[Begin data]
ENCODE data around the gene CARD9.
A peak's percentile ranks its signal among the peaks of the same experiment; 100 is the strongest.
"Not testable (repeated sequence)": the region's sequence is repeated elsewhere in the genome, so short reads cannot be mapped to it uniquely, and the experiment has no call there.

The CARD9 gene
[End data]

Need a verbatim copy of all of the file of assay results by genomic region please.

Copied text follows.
ENCODE data around the gene CARD9.
A peak's percentile ranks its signal among the peaks of the same experiment; 100 is the strongest.
"Not testable (repeated sequence)": the region's sequence is repeated elsewhere in the genome, so short reads cannot be mapped to it uniquely, and the experiment has no call there.

The CARD9 gene